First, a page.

The power distribution box in the vehicle is still using the conventional system architecture of a coordinated fuse and contactor. Coordination between the two is necessary to ensure they cover the full range of possible faults from a range of underlying causes including different states of charge of the battery.

Another circuit protection technique is the pyrotechnic approach. This comes into play in events of a catastrophic nature, such as in crashes, when it is necessary to physically cut the busbar. These systems are mostly triggered by circuits that deploy the airbag and work to quickly isolate the battery from the rest of the vehicle. This helps to protect the driver, the passengers, and the first responders from fire and explosion from short circuits through the body of the vehicle.

The above are leading to the development of newer types of protection, such as with breaktors, fully coordinating circuit protection, and switching. Its design allows the breaktor to trigger passively or it can actively interrupt in case of power loss, thereby improving the functional safety of critical protection systems. Moreover, it has the ability to reset itself.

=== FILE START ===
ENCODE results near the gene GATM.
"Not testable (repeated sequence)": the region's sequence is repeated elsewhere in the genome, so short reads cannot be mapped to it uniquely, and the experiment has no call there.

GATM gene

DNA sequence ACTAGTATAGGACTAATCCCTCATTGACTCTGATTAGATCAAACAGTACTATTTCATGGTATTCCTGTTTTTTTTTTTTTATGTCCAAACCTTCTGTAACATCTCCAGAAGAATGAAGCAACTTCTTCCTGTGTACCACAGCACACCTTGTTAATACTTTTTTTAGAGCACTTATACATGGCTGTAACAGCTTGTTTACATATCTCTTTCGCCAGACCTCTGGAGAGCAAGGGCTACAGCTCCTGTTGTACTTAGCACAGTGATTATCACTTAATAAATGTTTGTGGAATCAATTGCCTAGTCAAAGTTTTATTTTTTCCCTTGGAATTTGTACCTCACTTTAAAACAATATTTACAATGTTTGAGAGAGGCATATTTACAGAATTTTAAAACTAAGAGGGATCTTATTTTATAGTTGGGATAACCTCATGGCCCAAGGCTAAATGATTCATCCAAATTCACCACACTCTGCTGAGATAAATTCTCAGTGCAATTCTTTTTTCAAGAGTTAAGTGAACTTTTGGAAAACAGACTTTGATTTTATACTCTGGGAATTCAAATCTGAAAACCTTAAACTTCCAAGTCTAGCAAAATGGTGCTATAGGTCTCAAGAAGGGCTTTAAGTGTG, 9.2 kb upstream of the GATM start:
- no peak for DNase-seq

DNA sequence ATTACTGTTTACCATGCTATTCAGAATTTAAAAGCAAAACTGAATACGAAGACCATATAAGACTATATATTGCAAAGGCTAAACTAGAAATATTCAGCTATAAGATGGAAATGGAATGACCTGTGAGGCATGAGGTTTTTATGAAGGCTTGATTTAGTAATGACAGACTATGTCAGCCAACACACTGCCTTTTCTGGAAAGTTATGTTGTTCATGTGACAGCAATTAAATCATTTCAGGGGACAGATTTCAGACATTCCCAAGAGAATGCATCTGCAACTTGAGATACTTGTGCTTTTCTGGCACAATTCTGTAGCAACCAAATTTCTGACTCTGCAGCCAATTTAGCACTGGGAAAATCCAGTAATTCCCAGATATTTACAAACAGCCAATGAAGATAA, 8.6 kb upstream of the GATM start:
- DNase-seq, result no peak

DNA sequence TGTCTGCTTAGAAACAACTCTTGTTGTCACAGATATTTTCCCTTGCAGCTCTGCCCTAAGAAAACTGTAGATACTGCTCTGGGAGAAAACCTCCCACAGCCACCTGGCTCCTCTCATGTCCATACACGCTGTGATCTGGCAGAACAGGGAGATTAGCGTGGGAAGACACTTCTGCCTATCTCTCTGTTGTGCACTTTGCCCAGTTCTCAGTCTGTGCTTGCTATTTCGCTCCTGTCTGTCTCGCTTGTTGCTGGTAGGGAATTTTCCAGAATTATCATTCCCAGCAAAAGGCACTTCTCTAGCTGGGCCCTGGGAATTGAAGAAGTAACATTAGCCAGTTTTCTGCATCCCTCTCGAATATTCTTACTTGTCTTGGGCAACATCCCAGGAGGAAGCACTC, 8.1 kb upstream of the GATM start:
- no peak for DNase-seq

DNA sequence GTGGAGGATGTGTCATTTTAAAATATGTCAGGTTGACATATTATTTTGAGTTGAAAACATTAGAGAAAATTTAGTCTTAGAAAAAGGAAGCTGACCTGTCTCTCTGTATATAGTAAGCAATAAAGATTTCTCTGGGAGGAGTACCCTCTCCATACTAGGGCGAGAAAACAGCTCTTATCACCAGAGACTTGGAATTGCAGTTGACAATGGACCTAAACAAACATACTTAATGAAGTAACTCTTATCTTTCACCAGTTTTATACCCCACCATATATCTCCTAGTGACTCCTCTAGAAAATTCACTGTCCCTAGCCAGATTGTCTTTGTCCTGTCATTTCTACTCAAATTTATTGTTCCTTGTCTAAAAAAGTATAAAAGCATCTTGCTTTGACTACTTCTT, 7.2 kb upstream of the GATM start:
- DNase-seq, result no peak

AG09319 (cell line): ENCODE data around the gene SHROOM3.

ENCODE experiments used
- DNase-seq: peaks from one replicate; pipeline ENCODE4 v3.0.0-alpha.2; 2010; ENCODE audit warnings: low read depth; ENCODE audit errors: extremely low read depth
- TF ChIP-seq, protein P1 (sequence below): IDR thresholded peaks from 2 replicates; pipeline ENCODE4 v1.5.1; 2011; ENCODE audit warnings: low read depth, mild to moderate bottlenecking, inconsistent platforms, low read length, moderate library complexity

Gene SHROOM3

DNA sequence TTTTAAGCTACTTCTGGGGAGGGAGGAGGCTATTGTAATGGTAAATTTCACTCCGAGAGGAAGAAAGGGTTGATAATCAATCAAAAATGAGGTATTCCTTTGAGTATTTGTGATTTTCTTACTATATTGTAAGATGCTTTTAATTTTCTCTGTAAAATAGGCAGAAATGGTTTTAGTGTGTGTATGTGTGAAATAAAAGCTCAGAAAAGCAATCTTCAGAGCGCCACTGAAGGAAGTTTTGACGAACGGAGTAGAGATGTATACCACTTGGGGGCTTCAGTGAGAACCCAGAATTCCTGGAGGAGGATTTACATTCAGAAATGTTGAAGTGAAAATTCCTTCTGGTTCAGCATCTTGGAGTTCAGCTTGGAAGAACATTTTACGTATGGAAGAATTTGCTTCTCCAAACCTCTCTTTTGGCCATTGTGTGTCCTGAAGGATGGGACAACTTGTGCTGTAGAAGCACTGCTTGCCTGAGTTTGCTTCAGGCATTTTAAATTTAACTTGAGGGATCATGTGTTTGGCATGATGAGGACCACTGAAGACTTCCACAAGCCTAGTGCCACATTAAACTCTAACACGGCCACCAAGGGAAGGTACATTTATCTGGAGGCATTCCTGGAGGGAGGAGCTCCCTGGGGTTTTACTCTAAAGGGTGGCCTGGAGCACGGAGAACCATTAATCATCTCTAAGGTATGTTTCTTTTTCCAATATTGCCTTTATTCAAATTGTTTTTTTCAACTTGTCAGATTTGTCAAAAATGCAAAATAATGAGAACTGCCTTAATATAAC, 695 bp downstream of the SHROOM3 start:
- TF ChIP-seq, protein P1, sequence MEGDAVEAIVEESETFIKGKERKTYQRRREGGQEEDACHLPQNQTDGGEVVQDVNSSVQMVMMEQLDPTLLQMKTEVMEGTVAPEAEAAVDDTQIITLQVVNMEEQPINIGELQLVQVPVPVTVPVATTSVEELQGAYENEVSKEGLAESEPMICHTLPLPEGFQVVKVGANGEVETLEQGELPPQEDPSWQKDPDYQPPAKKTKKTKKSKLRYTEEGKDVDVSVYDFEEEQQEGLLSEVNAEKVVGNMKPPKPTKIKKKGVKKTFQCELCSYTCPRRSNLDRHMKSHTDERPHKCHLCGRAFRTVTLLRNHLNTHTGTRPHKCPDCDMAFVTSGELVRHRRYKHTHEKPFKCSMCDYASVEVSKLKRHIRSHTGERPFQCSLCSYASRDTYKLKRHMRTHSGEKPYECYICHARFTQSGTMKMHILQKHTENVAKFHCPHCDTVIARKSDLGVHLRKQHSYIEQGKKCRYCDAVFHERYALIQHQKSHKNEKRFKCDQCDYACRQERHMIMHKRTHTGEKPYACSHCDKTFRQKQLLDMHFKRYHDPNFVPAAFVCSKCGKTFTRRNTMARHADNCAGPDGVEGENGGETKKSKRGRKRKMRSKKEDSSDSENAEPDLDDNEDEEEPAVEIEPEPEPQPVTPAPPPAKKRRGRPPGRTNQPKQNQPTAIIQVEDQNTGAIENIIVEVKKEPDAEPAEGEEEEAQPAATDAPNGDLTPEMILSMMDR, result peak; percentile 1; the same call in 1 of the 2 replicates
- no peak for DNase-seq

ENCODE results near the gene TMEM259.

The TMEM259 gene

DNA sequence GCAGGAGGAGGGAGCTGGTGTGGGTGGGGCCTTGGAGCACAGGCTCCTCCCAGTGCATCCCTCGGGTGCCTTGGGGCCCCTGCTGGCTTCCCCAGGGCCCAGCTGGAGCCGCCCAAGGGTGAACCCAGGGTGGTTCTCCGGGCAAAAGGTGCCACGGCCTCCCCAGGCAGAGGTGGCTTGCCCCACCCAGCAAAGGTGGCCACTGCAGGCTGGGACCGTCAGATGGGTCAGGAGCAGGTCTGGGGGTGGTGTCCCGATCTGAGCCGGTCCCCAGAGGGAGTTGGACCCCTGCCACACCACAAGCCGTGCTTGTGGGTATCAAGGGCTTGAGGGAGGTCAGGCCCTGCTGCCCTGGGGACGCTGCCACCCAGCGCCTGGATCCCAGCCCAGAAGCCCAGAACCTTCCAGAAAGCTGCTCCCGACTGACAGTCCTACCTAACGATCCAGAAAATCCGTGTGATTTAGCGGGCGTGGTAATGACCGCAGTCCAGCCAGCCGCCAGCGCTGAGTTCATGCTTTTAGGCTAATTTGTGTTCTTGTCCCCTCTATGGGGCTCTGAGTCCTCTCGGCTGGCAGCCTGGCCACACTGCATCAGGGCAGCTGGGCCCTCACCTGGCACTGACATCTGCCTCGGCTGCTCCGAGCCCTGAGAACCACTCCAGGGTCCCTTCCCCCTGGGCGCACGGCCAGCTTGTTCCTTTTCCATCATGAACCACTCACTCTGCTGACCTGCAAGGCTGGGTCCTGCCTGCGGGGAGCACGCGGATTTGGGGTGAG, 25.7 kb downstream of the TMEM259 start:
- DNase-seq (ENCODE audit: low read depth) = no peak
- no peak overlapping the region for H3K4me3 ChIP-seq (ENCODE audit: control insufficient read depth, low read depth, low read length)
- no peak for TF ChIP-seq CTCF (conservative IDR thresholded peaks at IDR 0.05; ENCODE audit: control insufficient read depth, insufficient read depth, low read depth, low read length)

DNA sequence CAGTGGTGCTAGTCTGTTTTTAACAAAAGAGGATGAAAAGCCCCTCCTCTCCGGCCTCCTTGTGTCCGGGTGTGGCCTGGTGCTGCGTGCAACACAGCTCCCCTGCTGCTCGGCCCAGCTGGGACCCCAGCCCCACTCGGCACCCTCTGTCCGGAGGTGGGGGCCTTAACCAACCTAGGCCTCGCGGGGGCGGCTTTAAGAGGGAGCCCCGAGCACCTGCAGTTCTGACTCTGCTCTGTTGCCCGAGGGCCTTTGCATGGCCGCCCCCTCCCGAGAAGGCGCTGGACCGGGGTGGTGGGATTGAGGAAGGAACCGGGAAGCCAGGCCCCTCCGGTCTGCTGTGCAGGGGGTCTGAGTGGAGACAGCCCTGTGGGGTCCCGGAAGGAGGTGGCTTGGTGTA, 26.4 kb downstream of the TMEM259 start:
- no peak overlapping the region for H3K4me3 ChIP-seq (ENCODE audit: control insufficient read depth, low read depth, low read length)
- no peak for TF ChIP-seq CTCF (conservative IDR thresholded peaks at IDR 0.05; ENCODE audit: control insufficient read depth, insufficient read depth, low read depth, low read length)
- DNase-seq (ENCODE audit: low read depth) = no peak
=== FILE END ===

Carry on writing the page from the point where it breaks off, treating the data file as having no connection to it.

Another is an automotive precision bidirectional eFuse, which is increasingly becoming a common device in a vehicle. Traditional automotive fuses can be low in accuracy and slow to react. This can be a safety issue, as the safety of the system is indirectly proportional to the response time of a fuse. An eFuse not only has high accuracy but also a low response time, which increases the safety of the system.